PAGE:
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Mine Exploration Forum

Author Illumination before the Striking Match
Peter Burgess

Joined: 01/07/2008
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Illumination before the Striking Match
Posted: 07/07/2008 09:56:36
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Arthur Price in his recent excellent book "Cheltenham Stone" identified several boxes fashioned in stone with a stone slab as a lid in which the remains of candles and tinder were identified. These are believed to be 'candle/tinder boxes' in which dry tinder was kept along with a number of candles. This was done before the invention of the striking match in the 1820s. Has anyone given consideration to how candles were lit underground before the match came into use? Are you aware of any unexplained storage items that might fit this bill? The Chaldon quarries (Surrey) contain such a candle box, the purpose of which could not be explained until Arthur's excellent book. If you wanted a light, you had to have dry tinder available on which to use your steel and flint.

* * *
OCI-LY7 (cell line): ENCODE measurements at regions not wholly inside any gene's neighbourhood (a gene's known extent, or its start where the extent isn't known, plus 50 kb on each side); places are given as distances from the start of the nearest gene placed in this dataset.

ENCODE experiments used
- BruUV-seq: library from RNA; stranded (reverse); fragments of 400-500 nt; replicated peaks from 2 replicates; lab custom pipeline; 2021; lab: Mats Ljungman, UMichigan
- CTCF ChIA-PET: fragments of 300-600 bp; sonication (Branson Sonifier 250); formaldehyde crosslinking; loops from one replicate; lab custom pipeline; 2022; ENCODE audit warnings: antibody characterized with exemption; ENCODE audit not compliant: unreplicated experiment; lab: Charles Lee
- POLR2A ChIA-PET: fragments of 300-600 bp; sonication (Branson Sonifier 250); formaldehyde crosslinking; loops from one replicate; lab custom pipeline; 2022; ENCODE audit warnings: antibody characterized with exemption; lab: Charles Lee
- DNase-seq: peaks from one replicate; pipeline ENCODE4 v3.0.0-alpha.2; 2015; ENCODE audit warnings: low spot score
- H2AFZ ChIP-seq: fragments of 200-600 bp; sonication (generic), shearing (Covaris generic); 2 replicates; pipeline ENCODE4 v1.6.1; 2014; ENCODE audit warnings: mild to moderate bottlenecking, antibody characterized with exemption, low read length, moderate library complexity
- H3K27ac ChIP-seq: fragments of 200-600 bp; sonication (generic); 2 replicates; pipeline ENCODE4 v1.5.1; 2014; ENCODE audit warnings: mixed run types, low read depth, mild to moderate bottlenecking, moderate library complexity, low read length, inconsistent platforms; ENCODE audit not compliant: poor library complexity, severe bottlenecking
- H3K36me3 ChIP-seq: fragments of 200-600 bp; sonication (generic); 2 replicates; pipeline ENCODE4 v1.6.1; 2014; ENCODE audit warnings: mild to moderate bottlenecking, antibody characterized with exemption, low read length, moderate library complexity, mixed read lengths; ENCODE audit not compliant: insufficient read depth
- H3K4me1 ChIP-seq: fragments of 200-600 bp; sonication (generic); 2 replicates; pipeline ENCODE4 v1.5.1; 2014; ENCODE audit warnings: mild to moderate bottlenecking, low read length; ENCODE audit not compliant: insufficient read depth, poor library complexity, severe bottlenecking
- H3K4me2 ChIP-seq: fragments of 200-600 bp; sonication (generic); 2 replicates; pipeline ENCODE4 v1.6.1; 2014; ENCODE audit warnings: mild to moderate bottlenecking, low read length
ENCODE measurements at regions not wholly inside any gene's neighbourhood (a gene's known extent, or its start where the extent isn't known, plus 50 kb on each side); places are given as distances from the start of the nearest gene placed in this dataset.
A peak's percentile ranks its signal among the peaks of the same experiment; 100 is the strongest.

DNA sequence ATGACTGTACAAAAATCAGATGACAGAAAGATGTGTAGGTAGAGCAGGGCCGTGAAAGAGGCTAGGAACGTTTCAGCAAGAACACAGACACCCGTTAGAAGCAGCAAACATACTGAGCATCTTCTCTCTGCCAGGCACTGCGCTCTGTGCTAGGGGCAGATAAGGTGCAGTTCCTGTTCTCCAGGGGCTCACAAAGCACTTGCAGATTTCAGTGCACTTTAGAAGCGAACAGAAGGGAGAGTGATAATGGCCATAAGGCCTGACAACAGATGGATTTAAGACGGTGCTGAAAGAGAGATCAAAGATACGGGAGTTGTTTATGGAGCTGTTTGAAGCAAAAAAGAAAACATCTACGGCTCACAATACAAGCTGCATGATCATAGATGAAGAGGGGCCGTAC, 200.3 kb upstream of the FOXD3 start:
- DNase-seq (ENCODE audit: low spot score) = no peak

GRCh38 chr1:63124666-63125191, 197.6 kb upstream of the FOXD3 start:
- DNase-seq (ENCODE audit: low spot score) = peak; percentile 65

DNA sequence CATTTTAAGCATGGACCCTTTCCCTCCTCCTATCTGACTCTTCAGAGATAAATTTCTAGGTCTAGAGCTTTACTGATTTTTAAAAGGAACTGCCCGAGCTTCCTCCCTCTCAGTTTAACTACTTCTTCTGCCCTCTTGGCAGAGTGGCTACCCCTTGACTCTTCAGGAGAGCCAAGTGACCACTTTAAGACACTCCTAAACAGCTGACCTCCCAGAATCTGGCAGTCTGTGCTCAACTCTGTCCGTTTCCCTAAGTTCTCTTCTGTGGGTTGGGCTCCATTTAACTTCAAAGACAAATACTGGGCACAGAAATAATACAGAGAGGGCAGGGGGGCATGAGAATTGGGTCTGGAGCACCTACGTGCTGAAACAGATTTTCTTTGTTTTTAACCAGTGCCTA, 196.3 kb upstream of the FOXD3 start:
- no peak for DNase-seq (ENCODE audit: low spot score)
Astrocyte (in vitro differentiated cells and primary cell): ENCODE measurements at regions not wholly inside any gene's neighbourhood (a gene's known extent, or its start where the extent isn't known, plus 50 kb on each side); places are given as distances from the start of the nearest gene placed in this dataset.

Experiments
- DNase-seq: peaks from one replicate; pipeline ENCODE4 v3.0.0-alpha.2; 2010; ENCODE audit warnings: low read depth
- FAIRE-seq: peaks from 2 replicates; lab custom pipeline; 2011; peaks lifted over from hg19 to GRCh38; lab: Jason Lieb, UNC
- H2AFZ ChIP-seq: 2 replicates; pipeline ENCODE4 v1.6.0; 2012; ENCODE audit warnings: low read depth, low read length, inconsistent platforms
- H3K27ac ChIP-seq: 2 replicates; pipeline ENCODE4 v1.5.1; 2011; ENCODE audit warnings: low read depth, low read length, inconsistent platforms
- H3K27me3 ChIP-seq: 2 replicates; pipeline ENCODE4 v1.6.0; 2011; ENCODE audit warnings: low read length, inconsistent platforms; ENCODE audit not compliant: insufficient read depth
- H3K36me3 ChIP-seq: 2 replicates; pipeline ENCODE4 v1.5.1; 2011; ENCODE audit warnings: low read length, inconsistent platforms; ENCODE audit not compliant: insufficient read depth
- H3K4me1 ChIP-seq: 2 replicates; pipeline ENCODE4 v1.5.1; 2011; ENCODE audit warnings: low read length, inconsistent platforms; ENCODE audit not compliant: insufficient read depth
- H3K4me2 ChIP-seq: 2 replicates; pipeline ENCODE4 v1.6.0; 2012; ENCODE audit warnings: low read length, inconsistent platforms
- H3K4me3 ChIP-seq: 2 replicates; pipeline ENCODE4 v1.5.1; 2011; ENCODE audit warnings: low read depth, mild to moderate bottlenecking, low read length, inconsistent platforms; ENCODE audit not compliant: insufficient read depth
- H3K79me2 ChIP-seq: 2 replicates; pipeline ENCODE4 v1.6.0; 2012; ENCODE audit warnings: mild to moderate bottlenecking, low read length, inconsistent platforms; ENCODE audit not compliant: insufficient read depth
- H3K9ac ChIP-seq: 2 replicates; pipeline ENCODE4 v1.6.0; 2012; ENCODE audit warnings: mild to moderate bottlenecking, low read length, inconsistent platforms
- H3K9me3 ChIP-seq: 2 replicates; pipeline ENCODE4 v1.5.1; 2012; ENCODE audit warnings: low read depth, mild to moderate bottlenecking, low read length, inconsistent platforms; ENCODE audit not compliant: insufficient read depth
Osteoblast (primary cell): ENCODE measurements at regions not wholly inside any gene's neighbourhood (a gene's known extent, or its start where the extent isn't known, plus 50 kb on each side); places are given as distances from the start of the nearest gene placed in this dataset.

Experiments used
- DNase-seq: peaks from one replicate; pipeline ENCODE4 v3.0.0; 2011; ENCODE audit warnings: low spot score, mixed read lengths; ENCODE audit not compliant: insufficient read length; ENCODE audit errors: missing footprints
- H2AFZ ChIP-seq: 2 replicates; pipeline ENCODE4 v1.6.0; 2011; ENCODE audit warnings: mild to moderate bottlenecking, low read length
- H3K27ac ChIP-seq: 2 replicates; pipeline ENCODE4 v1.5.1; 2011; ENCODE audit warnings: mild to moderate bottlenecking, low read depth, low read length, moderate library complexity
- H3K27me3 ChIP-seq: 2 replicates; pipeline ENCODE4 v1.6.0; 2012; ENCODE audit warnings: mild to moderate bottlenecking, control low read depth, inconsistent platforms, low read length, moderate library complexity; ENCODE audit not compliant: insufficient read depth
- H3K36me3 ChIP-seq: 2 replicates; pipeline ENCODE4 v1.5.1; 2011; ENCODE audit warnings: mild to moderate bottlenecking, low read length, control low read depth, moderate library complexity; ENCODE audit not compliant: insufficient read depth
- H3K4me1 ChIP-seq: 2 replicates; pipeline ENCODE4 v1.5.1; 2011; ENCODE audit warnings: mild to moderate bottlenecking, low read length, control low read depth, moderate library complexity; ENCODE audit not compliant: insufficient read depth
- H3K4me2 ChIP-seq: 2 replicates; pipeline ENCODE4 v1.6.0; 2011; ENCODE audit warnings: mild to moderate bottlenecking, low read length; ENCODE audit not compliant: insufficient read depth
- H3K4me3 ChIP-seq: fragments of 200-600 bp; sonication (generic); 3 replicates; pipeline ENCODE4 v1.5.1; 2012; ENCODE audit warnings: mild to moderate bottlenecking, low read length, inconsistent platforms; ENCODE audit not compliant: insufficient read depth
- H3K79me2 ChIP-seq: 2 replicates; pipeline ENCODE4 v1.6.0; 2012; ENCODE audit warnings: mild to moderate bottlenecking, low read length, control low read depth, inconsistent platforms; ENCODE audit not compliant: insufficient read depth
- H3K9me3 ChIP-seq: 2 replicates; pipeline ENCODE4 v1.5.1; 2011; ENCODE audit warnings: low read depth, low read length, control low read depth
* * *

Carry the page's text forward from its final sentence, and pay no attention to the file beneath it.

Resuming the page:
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Vanoord

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Illumination before the Striking Match
Posted: 07/07/2008 10:10:09
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Found this little soul in Cwmorthin:



(click image to open full size image in new window)

Seems to be a tinder box - certainly has very fine sawdust and some form of wadding?

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Peter Burgess

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Illumination before the Striking Match
Posted: 07/07/2008 10:17:34
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That looks highly plausible. It wouldn't be as old as 1820 would it? I wonder how long it took for matches to come into common use. IP: 81.144.191.248
royfellows

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Illumination before the Striking Match